by Firoozeh Kashani-Sabet
The announcement of yet another historic agreement between an Arabian government in the Persian Gulf – Bahrain – and the State of Israel marks a tragic day for Iran. As a country with a deeply rooted Jewish population, Iran should have forged the path of conciliation and friendship with Israel well before its neighbours. As home to a long-standing Jewish community, Iran’s antiquity is entwined with the history of Judaism. In fact, Iran had tried to pursue a path of collaboration with Israel. It did so during the Pahlavi regime, and, for that, Shah Mohammad Reza Pahlavi bore the animosity of Gamal Abdul Nasser and an invigorated Arab press in the 1960s. Having just concluded a short-lived union with Syria and North Yemen called the United Arab Republic, Nasser and the Egyptian press lambasted the Shah for his overtures to the Jewish state.
How the lay of the land has changed. Today, the Islamic Republic fights a losing battle against Israel. At the same time, it watches its borders succumb yet again to new pressures from abroad. Undoubtedly, this agreement, like the earlier deal between Israel and the UAE, contains an anti-Iranian component. The leading families of the United Arab Emirates and Bahrain maintain close ties with Saudi Arabia, despite the existence of an entrenched Persianate community in their midst.
For Iran, this deal represents yet another defeat given that Bahrain, in particular, became a bone of contention between it and Britain. Until 1971, Iran claimed Bahrain as its 14th province, but it also became the first country to accept and recognise Bahrain’s independence. To circumscribe Iran’s influence, Britain had devised a colonial policy – and generated a body of colonial knowledge – that gave Bahrain, Dubai, Qatar and other regions south of the Persian Gulf a dominant and unequivocal Arabian veneer. Over time, Persians found themselves unable to challenge British citizenship and property laws in those domains. Persian speakers and Iranian migrants were not always welcome, and it grew increasingly difficult for them to identify openly with Persian culture and Shi’ism.
During the same interval Britain and the United States battled to secure lucrative petroleum concessions. With the subsequent discovery of oil outside of Iran, Persian oil found itself competing in a global market that included many Arabian governments. After 1953, Britain punished Iran for its temerity in leading a nationalisation movement that stripped it of a lucrative economic monopoly. It denied Iranian sovereignty in the configuration of states being considered for recognition south of the Persian Gulf. At the same time Arabian dynasties gained access to an unprecedented and disparate amount of oil wealth, leaving long-standing non-Arabian migrants and communities without viable economic and political rights in these newly minted states.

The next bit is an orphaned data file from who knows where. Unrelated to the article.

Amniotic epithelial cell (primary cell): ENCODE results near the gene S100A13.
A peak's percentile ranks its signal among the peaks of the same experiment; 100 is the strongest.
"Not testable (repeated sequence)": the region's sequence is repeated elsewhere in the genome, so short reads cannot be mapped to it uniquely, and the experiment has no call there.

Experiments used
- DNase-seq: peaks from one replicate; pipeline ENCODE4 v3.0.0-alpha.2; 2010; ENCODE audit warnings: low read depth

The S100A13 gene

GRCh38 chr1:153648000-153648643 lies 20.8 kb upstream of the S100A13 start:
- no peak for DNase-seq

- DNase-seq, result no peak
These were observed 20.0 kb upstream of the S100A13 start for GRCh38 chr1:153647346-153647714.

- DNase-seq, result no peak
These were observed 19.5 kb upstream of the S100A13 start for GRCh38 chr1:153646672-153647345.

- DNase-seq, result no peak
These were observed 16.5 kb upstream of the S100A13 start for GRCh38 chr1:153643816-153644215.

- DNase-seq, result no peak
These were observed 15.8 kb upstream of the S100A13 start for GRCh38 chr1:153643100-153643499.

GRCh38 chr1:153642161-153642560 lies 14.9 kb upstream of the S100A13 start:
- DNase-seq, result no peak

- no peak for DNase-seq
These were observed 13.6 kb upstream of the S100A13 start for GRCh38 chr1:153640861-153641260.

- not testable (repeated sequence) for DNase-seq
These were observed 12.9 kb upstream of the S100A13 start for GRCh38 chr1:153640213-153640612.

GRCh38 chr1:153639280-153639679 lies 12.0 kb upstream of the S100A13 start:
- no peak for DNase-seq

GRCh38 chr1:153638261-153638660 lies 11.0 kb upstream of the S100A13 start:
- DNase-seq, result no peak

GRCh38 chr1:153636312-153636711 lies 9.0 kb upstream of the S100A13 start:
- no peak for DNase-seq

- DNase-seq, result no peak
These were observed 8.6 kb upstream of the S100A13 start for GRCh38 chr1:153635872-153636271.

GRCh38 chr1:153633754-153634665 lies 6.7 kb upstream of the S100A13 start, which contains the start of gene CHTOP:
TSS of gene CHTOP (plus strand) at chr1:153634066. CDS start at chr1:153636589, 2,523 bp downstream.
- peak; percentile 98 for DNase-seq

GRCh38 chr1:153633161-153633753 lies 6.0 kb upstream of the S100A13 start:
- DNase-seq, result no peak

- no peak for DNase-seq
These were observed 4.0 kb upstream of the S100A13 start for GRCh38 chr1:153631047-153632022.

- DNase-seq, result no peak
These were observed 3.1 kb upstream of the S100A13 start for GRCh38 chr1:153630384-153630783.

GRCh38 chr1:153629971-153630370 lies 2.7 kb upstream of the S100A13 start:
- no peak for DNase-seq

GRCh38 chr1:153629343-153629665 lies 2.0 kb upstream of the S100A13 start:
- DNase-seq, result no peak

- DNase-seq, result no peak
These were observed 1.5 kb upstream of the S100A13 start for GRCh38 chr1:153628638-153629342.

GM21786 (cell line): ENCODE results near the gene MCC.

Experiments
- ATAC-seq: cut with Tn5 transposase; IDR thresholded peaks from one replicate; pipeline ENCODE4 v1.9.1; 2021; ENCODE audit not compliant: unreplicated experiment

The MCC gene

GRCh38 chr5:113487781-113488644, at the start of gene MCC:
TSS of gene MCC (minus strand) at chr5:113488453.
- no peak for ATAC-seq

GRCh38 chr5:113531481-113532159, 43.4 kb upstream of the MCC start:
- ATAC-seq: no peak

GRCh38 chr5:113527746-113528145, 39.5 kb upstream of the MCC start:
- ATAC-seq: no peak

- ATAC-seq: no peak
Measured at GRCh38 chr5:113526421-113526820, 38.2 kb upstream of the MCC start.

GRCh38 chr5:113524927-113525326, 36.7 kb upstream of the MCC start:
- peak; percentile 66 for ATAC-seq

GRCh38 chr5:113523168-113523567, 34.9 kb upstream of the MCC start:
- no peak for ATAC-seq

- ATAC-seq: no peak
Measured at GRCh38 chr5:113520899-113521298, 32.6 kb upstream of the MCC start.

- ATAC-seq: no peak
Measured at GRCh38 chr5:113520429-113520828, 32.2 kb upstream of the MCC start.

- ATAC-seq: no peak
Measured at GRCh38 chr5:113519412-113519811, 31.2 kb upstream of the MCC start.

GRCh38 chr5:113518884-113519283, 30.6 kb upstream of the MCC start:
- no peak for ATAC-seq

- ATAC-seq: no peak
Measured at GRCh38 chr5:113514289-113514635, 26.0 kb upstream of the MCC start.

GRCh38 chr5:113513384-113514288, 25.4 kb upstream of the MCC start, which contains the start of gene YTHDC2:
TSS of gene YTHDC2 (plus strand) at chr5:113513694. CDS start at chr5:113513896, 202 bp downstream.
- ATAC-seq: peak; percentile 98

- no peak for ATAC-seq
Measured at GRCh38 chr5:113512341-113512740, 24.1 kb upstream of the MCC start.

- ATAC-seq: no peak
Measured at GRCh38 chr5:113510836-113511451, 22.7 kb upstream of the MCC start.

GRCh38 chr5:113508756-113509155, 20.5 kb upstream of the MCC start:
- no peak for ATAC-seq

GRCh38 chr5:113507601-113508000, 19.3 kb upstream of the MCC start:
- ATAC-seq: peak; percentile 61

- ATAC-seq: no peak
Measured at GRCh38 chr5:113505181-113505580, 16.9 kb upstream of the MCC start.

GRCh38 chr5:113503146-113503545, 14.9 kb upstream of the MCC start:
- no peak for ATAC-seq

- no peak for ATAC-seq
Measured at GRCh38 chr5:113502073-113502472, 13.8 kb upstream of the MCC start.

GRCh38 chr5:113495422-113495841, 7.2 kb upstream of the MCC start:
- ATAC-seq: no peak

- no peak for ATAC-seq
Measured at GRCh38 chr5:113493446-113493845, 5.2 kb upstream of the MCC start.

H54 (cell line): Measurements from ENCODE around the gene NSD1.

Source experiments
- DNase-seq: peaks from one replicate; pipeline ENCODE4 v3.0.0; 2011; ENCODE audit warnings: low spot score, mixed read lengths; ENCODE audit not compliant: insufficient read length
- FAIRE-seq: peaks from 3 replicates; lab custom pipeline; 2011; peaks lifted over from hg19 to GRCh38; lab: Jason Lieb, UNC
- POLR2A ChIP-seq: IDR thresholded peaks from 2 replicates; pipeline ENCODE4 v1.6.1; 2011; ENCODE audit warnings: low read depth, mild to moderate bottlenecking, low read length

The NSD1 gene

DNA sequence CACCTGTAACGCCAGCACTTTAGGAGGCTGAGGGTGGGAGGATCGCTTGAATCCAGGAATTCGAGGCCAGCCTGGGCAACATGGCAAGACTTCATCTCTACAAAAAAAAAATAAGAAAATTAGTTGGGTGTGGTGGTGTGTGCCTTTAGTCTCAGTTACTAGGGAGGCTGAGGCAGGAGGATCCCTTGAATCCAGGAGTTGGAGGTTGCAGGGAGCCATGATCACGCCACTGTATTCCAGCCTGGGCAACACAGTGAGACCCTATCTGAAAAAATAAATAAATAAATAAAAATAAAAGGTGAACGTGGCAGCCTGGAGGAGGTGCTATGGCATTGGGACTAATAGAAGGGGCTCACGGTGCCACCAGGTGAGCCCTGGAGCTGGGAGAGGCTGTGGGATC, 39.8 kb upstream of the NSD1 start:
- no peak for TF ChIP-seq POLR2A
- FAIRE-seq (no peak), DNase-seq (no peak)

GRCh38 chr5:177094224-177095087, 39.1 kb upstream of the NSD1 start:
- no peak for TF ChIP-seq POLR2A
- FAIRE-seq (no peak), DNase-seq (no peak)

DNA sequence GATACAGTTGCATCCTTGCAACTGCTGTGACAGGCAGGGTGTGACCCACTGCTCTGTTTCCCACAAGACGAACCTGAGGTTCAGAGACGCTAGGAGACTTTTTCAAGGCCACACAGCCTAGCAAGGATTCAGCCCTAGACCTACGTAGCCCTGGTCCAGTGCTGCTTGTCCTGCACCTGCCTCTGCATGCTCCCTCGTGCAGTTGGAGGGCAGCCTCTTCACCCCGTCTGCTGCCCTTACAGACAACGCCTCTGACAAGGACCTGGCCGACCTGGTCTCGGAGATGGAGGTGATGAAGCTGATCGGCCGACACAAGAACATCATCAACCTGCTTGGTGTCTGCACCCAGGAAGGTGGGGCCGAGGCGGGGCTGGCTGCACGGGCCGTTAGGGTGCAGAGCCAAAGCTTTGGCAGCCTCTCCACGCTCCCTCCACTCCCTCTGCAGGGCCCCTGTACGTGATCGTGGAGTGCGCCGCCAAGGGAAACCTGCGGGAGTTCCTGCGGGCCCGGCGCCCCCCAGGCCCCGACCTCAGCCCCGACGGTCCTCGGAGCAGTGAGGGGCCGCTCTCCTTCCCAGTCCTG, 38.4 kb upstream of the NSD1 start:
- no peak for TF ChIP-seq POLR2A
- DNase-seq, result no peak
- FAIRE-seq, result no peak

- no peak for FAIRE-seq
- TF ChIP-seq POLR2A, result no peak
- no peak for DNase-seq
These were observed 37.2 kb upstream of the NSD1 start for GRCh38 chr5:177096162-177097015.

What does the future hold? For Iran, the outlook appears grim. It has become even more regionally isolated – a predicament that will force it to bolster its networks of dissent in neighbouring countries to weaken its enemies. The pressures on Iran’s borders will cause domestic instability – as intended – but will likely convince Iran to meet the danger by undermining regional regimes. A ‘tit for tat’ policy will continue convulsing the Middle East.
For Israel, these accords represent a win-win. Persianate culture will diminish at local levels, and the Islamic Republic will have its hands tied even more tightly. At the same time Israel will play a more visible role in the Persian Gulf, with better access to the gas and oil reserves it desperately needs. Israel’s proximity to Iran will also facilitate its ability to carry out acts of sabotage against the Islamic Republic in the future.
For Bahrain and the UAE, they will have to reckon with the wrath and discontent of their suppressed populations down the road, which will inevitably acquire anti-Israeli contours. In both states, regrettably, domestic ideology maligns Israel and betrays anti-Semitism. In addition, many will see this move as an abandonment of Palestinians. The accord, and the increased presence of Israeli business leaders and government officials, will not sit well with religious and conservative classes – as judged already by the position of opposition groups. For Iran is not the only country in the region contending with patriarchy and religious authority after all. Finally, non-Arabian populations who lost their identities over time due to the assertion of Arabian nationalism, or who could not attain citizenship rights and their concomitant economic benefits, will remain an element of instability and dissent, undermining these precarious dynasties.
Still, it is sad to acknowledge that the Islamic Republic has failed to appreciate the wisdom of détente toward Israel. Decades earlier, when Pahlavi Iran led the overture to Israel, it faced ostracism from the dominant voices of Arab nationalism. Regardless of Iran’s government, it appears that Arab – and Arabian – antipathy for Persians trumps even its long-standing feud with Israel. To say this does not absolve the Islamic Republic of its missteps in foreign policy-making, nor does it ignore Iran’s anti-Arab cultural tendencies.
The soft networks of trade and culture that still connect Arabian and Persian families and communities south of the Persian Gulf serve as important reminders that ethnic diversity can exist peacefully in certain quarters despite the clash of state nationalisms. The policy of Iran’s isolation remains one of the unfortunate legacies of British colonialism in the Persian Gulf and one that will have to be addressed in the interest of restoring a balance of power, peace, and regional stability – not only for Iran, but for other ethnic communities in the Middle East.